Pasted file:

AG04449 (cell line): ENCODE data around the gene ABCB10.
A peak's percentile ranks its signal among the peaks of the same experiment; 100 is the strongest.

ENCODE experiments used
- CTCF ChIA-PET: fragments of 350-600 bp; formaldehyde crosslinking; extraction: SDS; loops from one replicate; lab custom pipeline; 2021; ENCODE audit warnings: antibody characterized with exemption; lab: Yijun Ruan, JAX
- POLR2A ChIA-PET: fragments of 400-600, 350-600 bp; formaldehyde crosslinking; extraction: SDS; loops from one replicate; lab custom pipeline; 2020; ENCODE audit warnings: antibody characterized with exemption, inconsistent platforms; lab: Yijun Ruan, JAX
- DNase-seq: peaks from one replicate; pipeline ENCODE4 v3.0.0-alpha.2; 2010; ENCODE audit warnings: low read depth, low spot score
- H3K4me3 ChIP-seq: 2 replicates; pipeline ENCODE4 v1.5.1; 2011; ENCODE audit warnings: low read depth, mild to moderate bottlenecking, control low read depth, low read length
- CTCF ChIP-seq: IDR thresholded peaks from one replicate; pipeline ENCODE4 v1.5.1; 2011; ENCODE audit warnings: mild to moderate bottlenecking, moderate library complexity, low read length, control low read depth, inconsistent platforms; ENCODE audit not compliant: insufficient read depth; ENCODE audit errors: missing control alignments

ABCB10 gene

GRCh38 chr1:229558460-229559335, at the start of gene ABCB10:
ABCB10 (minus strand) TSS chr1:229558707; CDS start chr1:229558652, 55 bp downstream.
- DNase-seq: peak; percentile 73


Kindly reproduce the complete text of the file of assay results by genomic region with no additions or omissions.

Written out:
AG04449 (cell line): ENCODE data around the gene ABCB10.
A peak's percentile ranks its signal among the peaks of the same experiment; 100 is the strongest.

ENCODE experiments used
- CTCF ChIA-PET: fragments of 350-600 bp; formaldehyde crosslinking; extraction: SDS; loops from one replicate; lab custom pipeline; 2021; ENCODE audit warnings: antibody characterized with exemption; lab: Yijun Ruan, JAX
- POLR2A ChIA-PET: fragments of 400-600, 350-600 bp; formaldehyde crosslinking; extraction: SDS; loops from one replicate; lab custom pipeline; 2020; ENCODE audit warnings: antibody characterized with exemption, inconsistent platforms; lab: Yijun Ruan, JAX
- DNase-seq: peaks from one replicate; pipeline ENCODE4 v3.0.0-alpha.2; 2010; ENCODE audit warnings: low read depth, low spot score
- H3K4me3 ChIP-seq: 2 replicates; pipeline ENCODE4 v1.5.1; 2011; ENCODE audit warnings: low read depth, mild to moderate bottlenecking, control low read depth, low read length
- CTCF ChIP-seq: IDR thresholded peaks from one replicate; pipeline ENCODE4 v1.5.1; 2011; ENCODE audit warnings: mild to moderate bottlenecking, moderate library complexity, low read length, control low read depth, inconsistent platforms; ENCODE audit not compliant: insufficient read depth; ENCODE audit errors: missing control alignments

ABCB10 gene

GRCh38 chr1:229558460-229559335, at the start of gene ABCB10:
ABCB10 (minus strand) TSS chr1:229558707; CDS start chr1:229558652, 55 bp downstream.
- DNase-seq: peak; percentile 73